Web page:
You probably know the rest. President Nixon and several henchmen, including Dean, tried to cover up the connections between the Nixon re-election campaign and what the president’s press secretary, Ron Ziegler, disdainfully called “a third-rate burglary.” They paid hush money to the burglars, suborned perjury, and destroyed evidence. They tried to discourage the FBI from investigating the matter.
By the time senator Ervin convened his committee in May 1973, Nixon had already coasted to re-election by a lavish margin six months earlier. But, to Senator Sam Ervin and his colleagues, that mattered not. What mattered was whether the president and his men had committed “illegal, improper, or unethical conduct . . . during the Presidential campaign of 1972, including political espionage and campaign finance practices crimes.” The Senate had put them to work about a month before my accident, given them a $500,000 budget, and directed them to turn in a final report by February 28, 1974.
I watched the hearings every day while my dad was at work and my brothers were at school. Mornings, I devoured the Los Angeles Times, which covered the proceedings closely.
In the meantime, a jury convicted the burglars. The judge, John Sirica, sentenced all of them to federal prison. Eventually, a grand jury indicted the Attorney General, John Mitchell, and several other White House officials for conspiracy to defraud the government and obstruct justice. Nixon himself was named as an “unindicted co-conspirator.”
What changed everything that happened after that was the tapes.
Nixon, as compulsive and secrecy-obsessed as any man who had ever been president, had had the Secret Service install a clandestine audiotaping system in the Oval Office, in a hideaway office he kept across the street in the EOB, in the Cabinet Room, and at Camp David. The sound-activated system captured all telephone and in-person conversations within range of the microphones on Sony open-reel tape recorders. Nixon had the system turned off in July 1973, after the Ervin committee had exposed its existence to the world. But, by that time, he’d recorded plenty of evidence of his own criminal conspiracy.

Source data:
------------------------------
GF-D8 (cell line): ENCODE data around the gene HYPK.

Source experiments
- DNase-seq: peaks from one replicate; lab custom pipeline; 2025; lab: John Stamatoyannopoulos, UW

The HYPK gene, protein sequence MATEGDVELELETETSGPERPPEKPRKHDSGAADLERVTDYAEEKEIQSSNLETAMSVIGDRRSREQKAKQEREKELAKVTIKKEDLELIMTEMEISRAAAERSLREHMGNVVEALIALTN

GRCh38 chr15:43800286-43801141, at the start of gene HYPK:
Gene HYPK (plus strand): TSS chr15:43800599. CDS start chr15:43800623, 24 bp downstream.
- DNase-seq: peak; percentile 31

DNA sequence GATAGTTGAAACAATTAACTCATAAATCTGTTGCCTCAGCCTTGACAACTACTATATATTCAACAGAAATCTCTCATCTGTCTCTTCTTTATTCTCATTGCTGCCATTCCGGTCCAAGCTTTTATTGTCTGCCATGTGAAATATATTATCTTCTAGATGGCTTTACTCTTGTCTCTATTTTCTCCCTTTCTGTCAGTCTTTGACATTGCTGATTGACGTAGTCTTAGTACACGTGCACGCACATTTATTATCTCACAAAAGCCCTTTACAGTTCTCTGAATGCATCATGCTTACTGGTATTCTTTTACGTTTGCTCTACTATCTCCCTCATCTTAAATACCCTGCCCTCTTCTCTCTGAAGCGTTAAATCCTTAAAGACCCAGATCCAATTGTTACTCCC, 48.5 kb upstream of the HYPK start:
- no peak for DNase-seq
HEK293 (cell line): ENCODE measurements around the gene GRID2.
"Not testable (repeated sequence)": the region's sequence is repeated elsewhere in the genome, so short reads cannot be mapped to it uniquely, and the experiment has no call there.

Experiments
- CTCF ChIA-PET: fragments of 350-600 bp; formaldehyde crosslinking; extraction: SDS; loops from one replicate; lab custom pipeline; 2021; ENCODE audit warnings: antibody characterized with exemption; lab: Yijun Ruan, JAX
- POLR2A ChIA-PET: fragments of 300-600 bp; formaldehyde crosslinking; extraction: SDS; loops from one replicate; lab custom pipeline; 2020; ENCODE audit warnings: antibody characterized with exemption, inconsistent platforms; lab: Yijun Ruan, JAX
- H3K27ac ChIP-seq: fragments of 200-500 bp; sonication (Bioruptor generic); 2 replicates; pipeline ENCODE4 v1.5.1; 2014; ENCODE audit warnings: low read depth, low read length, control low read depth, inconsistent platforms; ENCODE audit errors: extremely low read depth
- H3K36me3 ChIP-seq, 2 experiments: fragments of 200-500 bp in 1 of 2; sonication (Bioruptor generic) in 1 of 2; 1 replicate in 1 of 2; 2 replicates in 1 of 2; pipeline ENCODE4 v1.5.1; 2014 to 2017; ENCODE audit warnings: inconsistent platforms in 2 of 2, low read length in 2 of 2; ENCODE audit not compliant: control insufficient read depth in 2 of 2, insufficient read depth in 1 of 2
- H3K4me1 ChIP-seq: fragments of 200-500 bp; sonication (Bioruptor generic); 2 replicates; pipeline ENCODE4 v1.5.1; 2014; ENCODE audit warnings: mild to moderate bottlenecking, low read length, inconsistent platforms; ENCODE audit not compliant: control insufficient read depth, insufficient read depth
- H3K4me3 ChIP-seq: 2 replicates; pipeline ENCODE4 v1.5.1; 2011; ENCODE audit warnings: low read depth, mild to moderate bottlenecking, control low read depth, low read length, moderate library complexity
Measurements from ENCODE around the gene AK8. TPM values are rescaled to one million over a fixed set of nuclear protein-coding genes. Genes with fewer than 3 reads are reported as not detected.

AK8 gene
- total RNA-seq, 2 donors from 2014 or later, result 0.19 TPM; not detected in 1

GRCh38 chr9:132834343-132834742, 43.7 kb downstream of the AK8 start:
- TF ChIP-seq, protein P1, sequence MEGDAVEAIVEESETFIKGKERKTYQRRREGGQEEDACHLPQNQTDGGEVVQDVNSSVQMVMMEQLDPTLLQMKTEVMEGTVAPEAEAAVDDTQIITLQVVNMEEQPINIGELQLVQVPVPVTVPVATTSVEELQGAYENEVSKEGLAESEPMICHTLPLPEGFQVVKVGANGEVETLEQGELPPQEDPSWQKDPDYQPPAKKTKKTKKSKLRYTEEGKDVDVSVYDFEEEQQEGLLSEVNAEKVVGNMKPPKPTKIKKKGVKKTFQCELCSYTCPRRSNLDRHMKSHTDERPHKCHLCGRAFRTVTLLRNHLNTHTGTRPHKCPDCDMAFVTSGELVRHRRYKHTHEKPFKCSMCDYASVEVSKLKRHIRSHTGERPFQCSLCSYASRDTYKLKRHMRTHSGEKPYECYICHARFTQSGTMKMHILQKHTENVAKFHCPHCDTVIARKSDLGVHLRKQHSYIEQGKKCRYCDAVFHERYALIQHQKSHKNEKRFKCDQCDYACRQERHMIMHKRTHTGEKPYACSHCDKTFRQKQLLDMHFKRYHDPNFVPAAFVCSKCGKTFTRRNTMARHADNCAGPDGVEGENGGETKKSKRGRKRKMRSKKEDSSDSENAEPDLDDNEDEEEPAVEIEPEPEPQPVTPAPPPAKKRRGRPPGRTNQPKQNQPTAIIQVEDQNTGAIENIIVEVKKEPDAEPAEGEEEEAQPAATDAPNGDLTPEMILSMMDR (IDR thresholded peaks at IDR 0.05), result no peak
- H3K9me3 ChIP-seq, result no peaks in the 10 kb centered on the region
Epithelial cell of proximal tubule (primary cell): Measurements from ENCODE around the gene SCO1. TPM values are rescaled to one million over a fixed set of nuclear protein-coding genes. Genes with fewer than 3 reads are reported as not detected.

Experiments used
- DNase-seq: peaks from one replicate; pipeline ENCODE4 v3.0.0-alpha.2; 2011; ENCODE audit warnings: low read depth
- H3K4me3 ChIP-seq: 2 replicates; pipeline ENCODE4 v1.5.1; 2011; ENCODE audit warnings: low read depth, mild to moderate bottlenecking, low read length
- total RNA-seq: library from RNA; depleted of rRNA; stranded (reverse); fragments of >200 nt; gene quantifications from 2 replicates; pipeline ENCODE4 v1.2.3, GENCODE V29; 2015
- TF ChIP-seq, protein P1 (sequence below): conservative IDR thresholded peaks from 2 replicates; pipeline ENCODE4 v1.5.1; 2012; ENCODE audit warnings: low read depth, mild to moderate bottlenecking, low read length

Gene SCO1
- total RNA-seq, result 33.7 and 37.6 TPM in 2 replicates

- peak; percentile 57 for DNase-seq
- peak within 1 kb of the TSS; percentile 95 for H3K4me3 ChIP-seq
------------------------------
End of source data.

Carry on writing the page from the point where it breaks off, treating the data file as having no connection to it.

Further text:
The special prosecutor, Archibald Cox, subpoenaed the tapes. Nixon fired Cox. Then he had his lawyers move to quash the subpoena, but Judge Sirica said no. The case wound up in the U.S. Supreme Court, with an expedited briefing schedule the court said was dictated by the “public importance of the issues presented and the need for their prompt resolution.”
In July 1974, the situation was unprecedented. The court had never before defined the scope of the federal courts’ power to enforce a subpoena for the president’s confidential communications in a criminal case.
As an able lawyer who boasted a little Supreme Court experience himself, Nixon had to like his odds. Five of the Justices had been nominated by either Dwight D. Eisenhower or Nixon himself, and Nixon had nominated one of them, Warren Burger, to be Chief Justice only five years earlier. That a majority of the Justices would rule that the president had to turn them over just because a prosecutor wanted them seemed hard to imagine.